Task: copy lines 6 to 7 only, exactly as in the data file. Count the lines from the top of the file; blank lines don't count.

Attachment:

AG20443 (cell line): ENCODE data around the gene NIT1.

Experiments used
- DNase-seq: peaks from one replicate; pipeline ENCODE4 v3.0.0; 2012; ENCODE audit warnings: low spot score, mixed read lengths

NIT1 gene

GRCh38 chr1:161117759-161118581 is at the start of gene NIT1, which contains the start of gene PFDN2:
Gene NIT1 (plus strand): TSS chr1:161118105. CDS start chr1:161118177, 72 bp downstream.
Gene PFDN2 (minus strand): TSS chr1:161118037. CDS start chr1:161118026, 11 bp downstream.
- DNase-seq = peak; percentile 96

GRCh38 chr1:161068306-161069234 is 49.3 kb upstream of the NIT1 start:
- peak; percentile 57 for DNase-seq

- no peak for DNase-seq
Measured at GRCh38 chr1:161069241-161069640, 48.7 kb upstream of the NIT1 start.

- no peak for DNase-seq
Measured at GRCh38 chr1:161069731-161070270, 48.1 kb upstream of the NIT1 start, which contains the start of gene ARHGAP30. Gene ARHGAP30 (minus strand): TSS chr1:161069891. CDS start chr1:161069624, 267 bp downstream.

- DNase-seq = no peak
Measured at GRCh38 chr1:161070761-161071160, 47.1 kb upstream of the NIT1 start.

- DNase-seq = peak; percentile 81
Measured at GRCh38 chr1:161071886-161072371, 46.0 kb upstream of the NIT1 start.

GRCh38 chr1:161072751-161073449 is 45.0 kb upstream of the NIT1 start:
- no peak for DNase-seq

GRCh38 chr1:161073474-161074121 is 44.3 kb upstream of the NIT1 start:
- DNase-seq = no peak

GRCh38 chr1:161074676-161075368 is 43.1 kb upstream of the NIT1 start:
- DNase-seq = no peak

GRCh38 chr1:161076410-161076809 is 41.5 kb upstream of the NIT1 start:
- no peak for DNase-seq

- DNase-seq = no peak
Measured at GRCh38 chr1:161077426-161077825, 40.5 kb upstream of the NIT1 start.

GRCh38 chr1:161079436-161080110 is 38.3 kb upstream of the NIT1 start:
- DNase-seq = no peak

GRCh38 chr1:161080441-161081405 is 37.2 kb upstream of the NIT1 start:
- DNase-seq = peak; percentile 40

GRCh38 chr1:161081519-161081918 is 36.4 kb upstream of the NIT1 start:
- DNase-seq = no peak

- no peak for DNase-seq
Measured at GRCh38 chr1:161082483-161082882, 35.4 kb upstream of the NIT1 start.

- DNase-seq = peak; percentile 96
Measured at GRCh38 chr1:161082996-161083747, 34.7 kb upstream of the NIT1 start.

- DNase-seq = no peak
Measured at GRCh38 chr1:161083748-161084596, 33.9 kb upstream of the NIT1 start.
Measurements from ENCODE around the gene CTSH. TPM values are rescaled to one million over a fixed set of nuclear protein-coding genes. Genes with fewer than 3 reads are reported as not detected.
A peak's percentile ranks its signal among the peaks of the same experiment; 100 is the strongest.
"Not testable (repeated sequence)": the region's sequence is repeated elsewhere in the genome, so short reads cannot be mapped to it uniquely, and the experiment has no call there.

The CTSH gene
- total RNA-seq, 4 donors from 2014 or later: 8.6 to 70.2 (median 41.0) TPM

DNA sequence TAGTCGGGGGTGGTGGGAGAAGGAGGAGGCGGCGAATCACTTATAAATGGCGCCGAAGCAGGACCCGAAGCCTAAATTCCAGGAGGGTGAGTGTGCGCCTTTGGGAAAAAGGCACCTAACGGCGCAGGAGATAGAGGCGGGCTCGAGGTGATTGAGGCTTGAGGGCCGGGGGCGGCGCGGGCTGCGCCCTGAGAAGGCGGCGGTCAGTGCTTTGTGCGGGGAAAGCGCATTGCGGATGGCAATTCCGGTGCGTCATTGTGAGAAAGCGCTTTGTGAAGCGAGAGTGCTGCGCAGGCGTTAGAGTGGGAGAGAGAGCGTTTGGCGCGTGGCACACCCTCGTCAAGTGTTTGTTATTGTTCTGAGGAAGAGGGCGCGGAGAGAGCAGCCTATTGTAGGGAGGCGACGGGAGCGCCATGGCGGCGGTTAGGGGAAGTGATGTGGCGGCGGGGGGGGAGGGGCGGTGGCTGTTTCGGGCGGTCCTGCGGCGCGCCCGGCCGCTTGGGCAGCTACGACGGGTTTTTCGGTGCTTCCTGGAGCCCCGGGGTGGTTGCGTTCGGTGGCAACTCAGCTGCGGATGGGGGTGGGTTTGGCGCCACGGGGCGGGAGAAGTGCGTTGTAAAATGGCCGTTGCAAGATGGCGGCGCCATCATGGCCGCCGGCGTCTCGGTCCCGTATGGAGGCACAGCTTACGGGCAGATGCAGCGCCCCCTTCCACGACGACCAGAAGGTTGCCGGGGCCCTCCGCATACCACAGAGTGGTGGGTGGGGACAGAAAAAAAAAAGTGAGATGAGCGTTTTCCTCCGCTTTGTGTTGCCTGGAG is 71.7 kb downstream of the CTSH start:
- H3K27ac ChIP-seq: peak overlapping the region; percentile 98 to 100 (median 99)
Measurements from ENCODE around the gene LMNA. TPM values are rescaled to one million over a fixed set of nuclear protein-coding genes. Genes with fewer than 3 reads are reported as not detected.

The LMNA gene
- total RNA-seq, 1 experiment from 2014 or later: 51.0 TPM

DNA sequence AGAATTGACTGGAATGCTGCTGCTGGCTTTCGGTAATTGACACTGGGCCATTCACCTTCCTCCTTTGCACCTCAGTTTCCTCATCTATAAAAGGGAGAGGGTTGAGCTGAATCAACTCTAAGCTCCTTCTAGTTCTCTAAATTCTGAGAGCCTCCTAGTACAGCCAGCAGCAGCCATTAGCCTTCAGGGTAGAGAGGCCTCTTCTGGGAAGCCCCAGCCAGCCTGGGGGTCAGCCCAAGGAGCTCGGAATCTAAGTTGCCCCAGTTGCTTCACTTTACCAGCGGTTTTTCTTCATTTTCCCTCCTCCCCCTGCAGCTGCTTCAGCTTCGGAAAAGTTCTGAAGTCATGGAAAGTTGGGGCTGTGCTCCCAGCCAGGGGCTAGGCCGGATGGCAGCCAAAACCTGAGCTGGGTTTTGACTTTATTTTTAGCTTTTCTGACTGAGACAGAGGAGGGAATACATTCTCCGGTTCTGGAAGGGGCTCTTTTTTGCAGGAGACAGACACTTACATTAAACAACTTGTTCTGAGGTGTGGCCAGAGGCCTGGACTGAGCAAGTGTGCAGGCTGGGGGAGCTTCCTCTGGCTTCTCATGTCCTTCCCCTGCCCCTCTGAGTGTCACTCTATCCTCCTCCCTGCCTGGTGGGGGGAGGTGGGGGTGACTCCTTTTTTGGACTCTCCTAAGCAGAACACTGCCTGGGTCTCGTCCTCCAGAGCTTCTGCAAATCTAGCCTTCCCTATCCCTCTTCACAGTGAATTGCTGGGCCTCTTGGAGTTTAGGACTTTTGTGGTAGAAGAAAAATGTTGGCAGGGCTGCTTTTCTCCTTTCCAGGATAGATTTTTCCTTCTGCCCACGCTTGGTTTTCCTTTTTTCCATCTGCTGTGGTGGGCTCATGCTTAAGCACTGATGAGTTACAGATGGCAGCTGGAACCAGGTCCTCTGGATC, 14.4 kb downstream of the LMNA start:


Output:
Gene NIT1 (plus strand): TSS chr1:161118105. CDS start chr1:161118177, 72 bp downstream.
Gene PFDN2 (minus strand): TSS chr1:161118037. CDS start chr1:161118026, 11 bp downstream.